Ticketmaster Inc.'s purchase of online ticket reseller TicketsNow Inc. a kind of legitimized scalping marketplace may be the best way to start bringing in fast cash.
The $265 million deal comes on the heels of Ticketmaster losing its biggest client, concert promoter Live Nation Inc. The contract with Live Nation, which represents 20 percent of the company's $1.1 billion revenue, will terminate by the end of the year.
"They need a very quick replacement for that and online secondary ticketing is extremely lucrative," said Sucharita Mulpuru, analyst for Forrester Research. "It's the best replacement they could leverage for now."
The West Hollywood company last week agreed to buy TicketsNow, which runs the nation's second-largest Web site for reselling tickets to concerts and sporting events. The largest site, Stubhub, is run by eBay Inc.
Eric Korman, executive vice president of Ticketmaster, said buying TicketsNow and parting ways with a large client are unrelated.
"We've been looking at reselling for quite a while," he said. "We would have made the decision regardless of Live Nation."
Ticketmaster has had a modest presence in the so-called secondary ticket market through a product called TicketExchange, where season ticket-holders can post tickets for sale at other events.
The business has been encumbered by anti-scalping state laws, because the company actually issues the tickets resold through TicketExchange and there are strict regulations in a handful of states against how much tickets can be sold above face value. There are no resale price caps in California, and laws in other states are changing. Ten states have repealed or reformed anti-scalping laws in the past two years.
Meanwhile, resellers such as TicketsNow or Stubhub are not affected nearly as much by anti-scalping laws, because they don't own the tickets, but act as the marketplace.
"It's like an auction, and a lot of more tickets are sold above face value," Mulpuru said. "Everything they do is legal, but because Stubhub or TicketsNow is not ultimately responsible for the tickets, they can wash their hands of any irregularities."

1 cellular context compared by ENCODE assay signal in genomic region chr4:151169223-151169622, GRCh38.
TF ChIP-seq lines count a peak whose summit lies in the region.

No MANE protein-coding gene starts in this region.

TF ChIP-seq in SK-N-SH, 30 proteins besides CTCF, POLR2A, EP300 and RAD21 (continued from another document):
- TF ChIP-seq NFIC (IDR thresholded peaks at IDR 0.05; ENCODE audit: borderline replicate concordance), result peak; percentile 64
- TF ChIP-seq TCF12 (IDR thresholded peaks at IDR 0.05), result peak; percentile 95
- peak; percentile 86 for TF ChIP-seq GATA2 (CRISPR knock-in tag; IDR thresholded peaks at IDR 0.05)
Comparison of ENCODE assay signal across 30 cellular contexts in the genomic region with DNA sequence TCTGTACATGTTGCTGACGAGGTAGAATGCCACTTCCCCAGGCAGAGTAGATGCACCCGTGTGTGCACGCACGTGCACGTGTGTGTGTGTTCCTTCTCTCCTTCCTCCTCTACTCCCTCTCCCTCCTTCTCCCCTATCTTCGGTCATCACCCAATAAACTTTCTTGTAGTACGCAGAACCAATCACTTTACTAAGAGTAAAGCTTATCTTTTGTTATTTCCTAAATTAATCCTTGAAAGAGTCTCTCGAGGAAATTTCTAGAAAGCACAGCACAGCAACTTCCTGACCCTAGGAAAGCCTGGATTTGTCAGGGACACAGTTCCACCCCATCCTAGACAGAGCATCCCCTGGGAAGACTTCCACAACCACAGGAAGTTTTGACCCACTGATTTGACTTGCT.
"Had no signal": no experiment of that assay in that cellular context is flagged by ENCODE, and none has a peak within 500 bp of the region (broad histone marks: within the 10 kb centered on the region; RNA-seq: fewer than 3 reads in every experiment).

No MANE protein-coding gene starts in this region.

These secondary-market sites have essentially legitimized scalping en masse. With Internet providing scale and ease of operation, online marketplaces have brought safety, efficiency and transparency to the reselling business as a whole.
And there are high margins, said analyst Rob Enderle.
"Reselling tickets operate on high demand, and the greatest margin is in the mark-up," he said. "And at the end of the day, you're still selling more tickets. Anyone who is selling tickets is a competitor for Ticketmaster. So you might as well own them so you don't have to compete with them."
The TicketsNow purchase is a part of Ticketmaster's aggressive expansion plan. The company expects to be in 40 countries in five years.
Today, the brand is in 20 countries, including China. The company has teamed up with two local ventures to host ticket sales of the 2008 Beijing Olympic Games. It also acquired an event promoter and ticketer Emma Entertainment last year and the merged company sold 25,000 tickets to a Linkin Park concert in Shanghai in November.
Domestically, Ticketmaster recently formed exclusive partnerships with the NFL and NHL, following similar agreements with the NBA last spring. Last year, Ticketmaster purchased iLike.com, a music and social networking site with 15 million registered users.
The company will spin off from its parent, IAC/InterActiveCorp. at the end of the second quarter this year to become an independent public company. Ticketmaster's 2,100 employees across the country and 520 in Hollywood are not likely to be affected, Korman said.
Mulpuru believes independence could be a good move for Ticketmaster.
"When companies are left to control their own destinies, they will often embark on many revenue-driving endeavors they may have stayed away from because of internal branding reasons," she said.
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